- Contributed by
- CSV Solent
- People in story:
- Mrs Joan Short
- Location of story:
- Milburn Pont, Somerset
- Background to story:
- Article ID:
- Contributed on:
- 23 July 2005
This story was submitted to the People's War site by Catherine Blandford and has been added to the website on behalf of Joan Short with her permission and she fully understands the site's terms and conditions.
We lived in Bevois Valley in Southampton. You couldn't work anywhere you liked - you were told where you had to go. So my father was a fitter for Spitfires, working on Rolls Royce engines. Didn't mean much to us children. We went to school as normal, except that we had to do gas mask drill in the playground. We had to put our gas masks on and march. They felt horrible to wear:heavy and suffocating. They had Mickey Mouse ones for the very young so my sister Ann had one. She was only three or four. But there was never a real need for them. It's funny the things that stay with you. Whenever I see grapefruit I remember the first time I saw one. I thought it was a giant lemon.
It was after the big air raid on Southampton when a blast blew dad out of bed that my brother and I were taken to the Civic Centre to be evacuated. Milburn Pont in Somerset was a lovely village but I was sent to an old lady who was very religious. She marched me to church three times on a Sunday and if she thought I'd been naughty she would haul me to the vicar and he would be asked to forgive my sins. I was about twelve.
Mrs B never allowed me to go out to play. I went to school and that was it. I was allowed no friends and had to be back home by a certain time else I was given the stick on my bottom or shut in a dark cupboard under the stairs. I only ever saw other children at school, even my brother, who had gone to a lovely couple - the local cobbler and his wife. They did everything for him, took him on holiday - Mr and Mrs Hansford they were called - and he went back to visit them after he was married.
They never tell you how ill-treated evacuees were. I just went inside myself. It has affected the whole of my life. I have to have a light on at night and I'm very nervous of any dark. Mrs B would shut me in the cupboard for 20 minutes or more at a time unless her daughter came round (she must have been about 40) and let me out. I heard her telling her mother off for shutting me in there but it didn't stop her.
I would be sent to the graveyard with Vim and a scrubbing brush to scrub the tombstones. If the choir boys were about they would climb up the trees and throw stones and laugh at me for the job I was doing.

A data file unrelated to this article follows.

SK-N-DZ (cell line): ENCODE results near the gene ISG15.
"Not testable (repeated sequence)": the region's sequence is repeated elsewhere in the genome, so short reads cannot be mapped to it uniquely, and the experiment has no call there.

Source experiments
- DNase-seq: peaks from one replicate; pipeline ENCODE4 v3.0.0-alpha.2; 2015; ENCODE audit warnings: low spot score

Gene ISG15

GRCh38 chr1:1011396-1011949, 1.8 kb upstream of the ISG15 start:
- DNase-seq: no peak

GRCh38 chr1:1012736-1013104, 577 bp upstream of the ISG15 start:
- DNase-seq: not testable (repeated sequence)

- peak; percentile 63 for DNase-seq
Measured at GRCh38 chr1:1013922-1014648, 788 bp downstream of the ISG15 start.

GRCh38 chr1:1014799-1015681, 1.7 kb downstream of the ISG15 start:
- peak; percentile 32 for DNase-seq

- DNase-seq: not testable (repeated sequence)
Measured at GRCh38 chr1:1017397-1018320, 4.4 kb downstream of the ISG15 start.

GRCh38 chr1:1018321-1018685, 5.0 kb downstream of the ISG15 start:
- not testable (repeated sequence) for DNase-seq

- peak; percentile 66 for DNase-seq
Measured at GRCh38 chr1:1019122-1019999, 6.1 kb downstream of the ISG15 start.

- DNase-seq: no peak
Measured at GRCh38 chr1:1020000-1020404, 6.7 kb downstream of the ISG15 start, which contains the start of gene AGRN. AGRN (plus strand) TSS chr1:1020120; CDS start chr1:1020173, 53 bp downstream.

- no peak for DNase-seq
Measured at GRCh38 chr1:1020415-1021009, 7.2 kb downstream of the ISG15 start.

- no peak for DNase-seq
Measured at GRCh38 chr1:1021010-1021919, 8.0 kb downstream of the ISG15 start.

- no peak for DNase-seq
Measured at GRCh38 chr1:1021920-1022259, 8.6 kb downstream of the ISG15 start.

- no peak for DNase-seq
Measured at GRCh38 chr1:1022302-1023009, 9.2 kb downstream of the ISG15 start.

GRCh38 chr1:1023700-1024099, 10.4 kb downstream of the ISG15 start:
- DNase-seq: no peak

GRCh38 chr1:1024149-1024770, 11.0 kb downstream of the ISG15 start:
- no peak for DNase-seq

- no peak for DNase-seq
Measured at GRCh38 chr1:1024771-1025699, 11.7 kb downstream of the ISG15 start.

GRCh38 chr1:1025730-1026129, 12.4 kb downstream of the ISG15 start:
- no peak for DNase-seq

My friend Betty Williams from school said she was going to call round for me to come out to play. When she arrived Mrs B ran upstairs and emptied the chamber pot over her out of the window.
I had to help on the daughter's chicken farm - feed the hens and collect the eggs. I didn't mind because I wasn't shut indoors. I liked the husband's work. He was a stonemason. He used to make prayer books out of marble for American soldiers with inscriptions on them. Mrs B's food was good though. She would get marrow bones from the butcher and make pea soup out of that. And she made apple dumplings I remember, a proper country cook.
I was confirmed while I was there. I had to prove I was christened but St Peter's Church in Hammersmith couldn't find my records because of the bombing so I had to be christened again. I went to Sunday school too of course. Miss March, the teacher, was Mrs B's sister. Once I said, "Good morning Miss March, April, May." She put a note under Mrs B's door telling her and I was chastised for that.
Leslie Hedges, an evacuee boy at school, was very unhappy. All the other evacuees who could (I couldn't)put money into a kitty in secret and gave him the fare to Southampton. When he got there , there was a big air raid, so all the evacuees who had given him money were caned - so many strokes for how many pennies they'd put in. It was horrible. The News of the World at the time printed a story about evacuees on a farm being so hungry they would suck the milk from the cows' udders, but they never printed our story.
Things got worse and I became desperate. Mrs B's brother was in hospital so I was sent to his wife's with a custard for him. Mrs B had been horrible to me that day because a girl at school had pulled me by my sleeve and torn it. I was in terrible trouble with her. When I arrived with the custard I knocked the door but no-one answered so I put the custard on the doorstep and ran down to my friend from school - Betty William's house - and told her I had run away. She said, "Oh ho!" and ran to the pub where her mother worked and told her. Her mum said I was to stay there till she got back. Then Mrs B's daughter came looking for me but I would not go back. So she got the policeman to come and he made me go back. She wasn't bad to me then. I think she was worried she'd gone too far.
Mrs B told the authorities I slept in the spare room but I didn't. She made me sleep in her bed and I hated it. Eventually the children at school gathered together to help me escape. One girl brought in some writing paper, another brought the envelope and a third some stamps. I wrote to my granny and mother came and fetched me back. I went to live with aunts and uncles after that. But I endured two years or more with Mrs B.
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